deoxyhemoglobin

(redirected from deoxyhaemoglobin)
Also found in: Medical.
Related to deoxyhaemoglobin: Deoxyhemoglobin
Translations

de·ox·y·he·mo·glob·in

n. desoxihemoglobina, forma reducida de hemoglobina que ocurre cuando la oxihemoglobina pierde el oxígeno.
References in periodicals archive ?
The central part contains areas of high signal on T1 and T2WI reflecting oxidised haemoglobin with darker areas on T1weighted images due to deoxyhaemoglobin.
Interactions of Porphyromonas gingivalis with oxyhaemoglobin and deoxyhaemoglobin.
Lack of oxygen causes the initial change to deoxyhaemoglobin (blue), followed by the production of haemosederin (bluish-black to brown).
The presence of deoxyhaemoglobin in the tissue being imaged therefore perturbs the magnetic field, resulting in a signal loss as measured by T2*-weighted MR imaging.
Maximal or minimum values during the exercise period were used to determine absolute concentration changes for deoxyhaemoglobin ([DELTA]HHb), oxyhaemoglobin (DELTA]O2Hb), total haemoglobin (DELTA]cHb), and tissue oxygenation index (TOI, the ratio of oxygenated to total tissue haemoglobin) and normalised tissue haemoglobin index (nTHI, the relative concentration of total haemoglobin).
This interference is due to the peak light absorption of PBV (638 nm (22)) and ISB (646 nm (23)) being very close to the 660 nm calibration for deoxyhaemoglobin.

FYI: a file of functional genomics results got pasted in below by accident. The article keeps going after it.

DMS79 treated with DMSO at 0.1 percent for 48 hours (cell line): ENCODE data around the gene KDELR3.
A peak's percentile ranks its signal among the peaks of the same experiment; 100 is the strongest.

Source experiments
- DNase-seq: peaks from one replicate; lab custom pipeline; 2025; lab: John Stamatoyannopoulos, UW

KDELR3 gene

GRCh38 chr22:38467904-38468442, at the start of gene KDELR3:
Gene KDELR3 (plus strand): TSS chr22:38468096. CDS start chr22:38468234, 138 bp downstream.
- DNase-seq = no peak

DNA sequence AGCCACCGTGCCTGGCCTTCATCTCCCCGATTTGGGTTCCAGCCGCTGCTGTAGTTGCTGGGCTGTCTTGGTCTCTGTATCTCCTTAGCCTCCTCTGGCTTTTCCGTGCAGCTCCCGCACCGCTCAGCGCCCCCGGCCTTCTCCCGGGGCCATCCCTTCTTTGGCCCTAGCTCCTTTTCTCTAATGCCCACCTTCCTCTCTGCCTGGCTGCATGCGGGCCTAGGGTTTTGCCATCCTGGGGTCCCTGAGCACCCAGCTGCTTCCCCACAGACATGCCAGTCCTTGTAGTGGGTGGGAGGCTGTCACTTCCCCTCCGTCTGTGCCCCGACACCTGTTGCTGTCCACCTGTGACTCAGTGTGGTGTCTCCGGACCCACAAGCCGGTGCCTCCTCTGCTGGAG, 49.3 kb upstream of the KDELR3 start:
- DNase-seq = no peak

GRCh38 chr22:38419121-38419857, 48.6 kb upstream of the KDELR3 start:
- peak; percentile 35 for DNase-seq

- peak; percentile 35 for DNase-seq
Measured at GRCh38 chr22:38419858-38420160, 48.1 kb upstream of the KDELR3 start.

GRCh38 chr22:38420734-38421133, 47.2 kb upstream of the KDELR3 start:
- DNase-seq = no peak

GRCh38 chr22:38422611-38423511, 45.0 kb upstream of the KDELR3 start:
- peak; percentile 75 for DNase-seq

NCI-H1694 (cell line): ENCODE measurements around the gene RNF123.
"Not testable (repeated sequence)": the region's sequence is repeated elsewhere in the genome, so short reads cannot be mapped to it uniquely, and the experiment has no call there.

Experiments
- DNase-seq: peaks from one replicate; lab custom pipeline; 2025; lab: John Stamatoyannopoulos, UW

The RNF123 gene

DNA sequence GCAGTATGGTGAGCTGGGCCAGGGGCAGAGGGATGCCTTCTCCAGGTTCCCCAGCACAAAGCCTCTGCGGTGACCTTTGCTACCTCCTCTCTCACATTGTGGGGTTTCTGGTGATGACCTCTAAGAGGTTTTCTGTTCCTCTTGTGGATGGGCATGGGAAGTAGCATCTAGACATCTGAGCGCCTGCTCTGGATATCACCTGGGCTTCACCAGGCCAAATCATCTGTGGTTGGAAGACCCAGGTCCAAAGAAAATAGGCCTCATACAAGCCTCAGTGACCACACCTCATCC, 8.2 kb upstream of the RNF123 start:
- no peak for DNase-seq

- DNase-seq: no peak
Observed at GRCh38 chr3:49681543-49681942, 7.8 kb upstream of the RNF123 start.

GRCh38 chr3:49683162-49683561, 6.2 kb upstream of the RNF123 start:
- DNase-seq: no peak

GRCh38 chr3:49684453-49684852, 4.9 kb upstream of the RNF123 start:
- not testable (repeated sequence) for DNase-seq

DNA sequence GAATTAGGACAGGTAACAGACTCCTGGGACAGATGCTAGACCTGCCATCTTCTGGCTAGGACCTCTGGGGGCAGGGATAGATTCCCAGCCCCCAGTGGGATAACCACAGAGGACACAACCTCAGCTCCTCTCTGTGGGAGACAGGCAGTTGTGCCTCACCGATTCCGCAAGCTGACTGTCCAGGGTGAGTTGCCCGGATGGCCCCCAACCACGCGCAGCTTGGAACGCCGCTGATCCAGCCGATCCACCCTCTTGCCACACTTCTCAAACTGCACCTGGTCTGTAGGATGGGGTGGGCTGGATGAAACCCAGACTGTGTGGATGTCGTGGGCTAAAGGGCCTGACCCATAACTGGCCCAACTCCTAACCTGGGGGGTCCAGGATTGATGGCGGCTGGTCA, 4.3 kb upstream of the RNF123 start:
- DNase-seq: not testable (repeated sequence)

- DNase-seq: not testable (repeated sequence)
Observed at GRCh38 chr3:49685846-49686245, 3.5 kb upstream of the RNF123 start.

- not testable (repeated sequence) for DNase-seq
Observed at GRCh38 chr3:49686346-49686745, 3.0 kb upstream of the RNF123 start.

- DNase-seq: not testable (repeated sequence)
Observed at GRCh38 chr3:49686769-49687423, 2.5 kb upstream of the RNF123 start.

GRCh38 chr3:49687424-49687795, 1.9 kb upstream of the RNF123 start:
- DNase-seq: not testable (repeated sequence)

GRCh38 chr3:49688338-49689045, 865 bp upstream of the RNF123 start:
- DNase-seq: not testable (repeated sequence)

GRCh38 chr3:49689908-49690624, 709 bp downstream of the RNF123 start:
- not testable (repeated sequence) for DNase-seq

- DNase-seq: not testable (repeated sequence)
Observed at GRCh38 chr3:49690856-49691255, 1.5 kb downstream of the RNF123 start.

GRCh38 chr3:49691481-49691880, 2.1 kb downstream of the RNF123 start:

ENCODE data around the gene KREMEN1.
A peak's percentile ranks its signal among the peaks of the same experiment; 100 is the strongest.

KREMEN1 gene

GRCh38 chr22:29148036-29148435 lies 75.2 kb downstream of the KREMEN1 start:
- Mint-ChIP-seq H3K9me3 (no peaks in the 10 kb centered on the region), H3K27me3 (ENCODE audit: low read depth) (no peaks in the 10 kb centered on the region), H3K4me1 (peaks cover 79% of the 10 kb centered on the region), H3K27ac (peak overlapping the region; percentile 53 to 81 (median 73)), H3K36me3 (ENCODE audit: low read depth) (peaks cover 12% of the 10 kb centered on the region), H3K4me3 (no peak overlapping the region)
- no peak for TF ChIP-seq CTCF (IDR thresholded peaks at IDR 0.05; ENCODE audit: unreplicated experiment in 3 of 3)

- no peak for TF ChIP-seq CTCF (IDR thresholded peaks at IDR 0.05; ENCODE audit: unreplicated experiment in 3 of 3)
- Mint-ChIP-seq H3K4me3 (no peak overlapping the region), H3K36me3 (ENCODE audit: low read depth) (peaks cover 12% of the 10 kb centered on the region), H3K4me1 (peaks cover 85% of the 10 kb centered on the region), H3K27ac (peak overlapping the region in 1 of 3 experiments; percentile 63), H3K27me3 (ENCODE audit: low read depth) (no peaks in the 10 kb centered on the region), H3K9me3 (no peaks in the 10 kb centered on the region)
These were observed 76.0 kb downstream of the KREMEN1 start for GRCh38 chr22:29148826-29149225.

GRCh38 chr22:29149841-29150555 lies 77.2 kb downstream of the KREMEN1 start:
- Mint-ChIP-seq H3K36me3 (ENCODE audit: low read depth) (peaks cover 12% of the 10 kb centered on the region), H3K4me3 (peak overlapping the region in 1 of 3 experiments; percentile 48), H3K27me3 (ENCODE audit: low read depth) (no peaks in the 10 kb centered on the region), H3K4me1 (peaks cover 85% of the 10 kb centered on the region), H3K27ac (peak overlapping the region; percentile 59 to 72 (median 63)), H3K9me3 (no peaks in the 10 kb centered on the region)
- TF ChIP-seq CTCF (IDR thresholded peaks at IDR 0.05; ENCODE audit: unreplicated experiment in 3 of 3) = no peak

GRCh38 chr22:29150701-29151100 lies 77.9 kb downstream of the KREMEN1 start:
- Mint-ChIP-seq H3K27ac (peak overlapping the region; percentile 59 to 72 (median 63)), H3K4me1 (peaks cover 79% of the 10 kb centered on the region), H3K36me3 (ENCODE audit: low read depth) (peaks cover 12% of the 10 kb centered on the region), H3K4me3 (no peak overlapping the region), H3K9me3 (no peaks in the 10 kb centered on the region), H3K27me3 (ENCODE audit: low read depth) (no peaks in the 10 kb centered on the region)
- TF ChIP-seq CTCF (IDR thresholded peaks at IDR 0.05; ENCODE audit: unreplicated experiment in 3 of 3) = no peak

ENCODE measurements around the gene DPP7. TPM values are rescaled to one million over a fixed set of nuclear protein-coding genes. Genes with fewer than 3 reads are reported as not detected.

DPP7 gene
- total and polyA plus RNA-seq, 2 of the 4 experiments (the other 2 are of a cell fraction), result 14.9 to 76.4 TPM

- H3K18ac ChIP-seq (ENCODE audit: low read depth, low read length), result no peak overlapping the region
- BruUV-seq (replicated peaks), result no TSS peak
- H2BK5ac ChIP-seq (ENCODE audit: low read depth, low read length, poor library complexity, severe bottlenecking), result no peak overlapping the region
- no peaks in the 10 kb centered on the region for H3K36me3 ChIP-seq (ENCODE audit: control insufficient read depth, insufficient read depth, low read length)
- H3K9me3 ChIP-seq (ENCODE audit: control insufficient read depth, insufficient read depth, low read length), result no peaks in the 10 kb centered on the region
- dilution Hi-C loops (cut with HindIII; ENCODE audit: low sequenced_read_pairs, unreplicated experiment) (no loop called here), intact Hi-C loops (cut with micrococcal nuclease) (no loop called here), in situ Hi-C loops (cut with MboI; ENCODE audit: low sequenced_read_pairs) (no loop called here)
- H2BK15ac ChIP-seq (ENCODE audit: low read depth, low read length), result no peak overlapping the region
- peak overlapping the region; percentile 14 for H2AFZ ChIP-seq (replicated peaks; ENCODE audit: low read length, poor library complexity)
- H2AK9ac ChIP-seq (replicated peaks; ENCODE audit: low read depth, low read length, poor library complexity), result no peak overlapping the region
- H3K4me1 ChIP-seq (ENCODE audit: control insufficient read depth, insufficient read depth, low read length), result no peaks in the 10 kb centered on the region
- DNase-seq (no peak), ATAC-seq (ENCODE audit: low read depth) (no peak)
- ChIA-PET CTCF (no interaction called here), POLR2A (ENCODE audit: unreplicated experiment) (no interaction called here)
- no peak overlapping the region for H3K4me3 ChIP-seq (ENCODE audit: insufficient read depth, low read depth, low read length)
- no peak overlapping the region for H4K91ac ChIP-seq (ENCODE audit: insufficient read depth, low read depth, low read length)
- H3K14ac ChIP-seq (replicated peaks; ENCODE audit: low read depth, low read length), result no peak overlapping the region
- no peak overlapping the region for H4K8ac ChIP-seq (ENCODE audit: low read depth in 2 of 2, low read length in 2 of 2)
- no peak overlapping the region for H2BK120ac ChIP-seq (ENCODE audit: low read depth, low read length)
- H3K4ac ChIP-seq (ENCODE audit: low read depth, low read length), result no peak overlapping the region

The contrast in fMRI is a consequence of the higher ratio of oxy- to deoxyhaemoglobin that accompanies neuronal activation in local draining venules and veins and is known as the blood oxygenation level dependent (BOLD) signal.
In the cortical regions activated, the partial oxygen blood pressure decreases the deoxyhaemoglobin levels, thus reducing the local magnetic field measured using MRI methods, which makes it possible to detect any changes in the signals occurring in the zones involved (this is the BOLD effect: the Blood Oxygen Level Dependent contrast effect).
2] in the system leads to the dissociation of oxy-haemoglobin producing deoxyhaemoglobin and liberated [O.
Active neurones extract oxygen from the blood at a greater rate than adjacent inactive neurones, resulting in localised increased levels of deoxyhaemoglobin compared with oxyhaemoglobin.
The absorption of oxyhaemoglobin and deoxyhaemoglobin at these two wavelengths is very different.